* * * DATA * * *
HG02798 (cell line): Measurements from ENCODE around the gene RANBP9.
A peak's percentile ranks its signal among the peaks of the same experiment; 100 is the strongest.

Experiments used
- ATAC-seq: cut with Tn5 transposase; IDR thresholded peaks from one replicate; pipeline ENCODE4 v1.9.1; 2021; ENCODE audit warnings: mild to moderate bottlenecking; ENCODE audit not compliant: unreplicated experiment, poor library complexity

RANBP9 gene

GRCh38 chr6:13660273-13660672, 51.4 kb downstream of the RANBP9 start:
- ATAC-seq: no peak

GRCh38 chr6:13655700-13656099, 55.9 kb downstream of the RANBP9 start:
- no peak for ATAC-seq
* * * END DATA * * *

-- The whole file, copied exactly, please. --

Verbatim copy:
HG02798 (cell line): Measurements from ENCODE around the gene RANBP9.
A peak's percentile ranks its signal among the peaks of the same experiment; 100 is the strongest.

Experiments used
- ATAC-seq: cut with Tn5 transposase; IDR thresholded peaks from one replicate; pipeline ENCODE4 v1.9.1; 2021; ENCODE audit warnings: mild to moderate bottlenecking; ENCODE audit not compliant: unreplicated experiment, poor library complexity

RANBP9 gene

GRCh38 chr6:13660273-13660672, 51.4 kb downstream of the RANBP9 start:
- ATAC-seq: no peak

GRCh38 chr6:13655700-13656099, 55.9 kb downstream of the RANBP9 start:
- no peak for ATAC-seq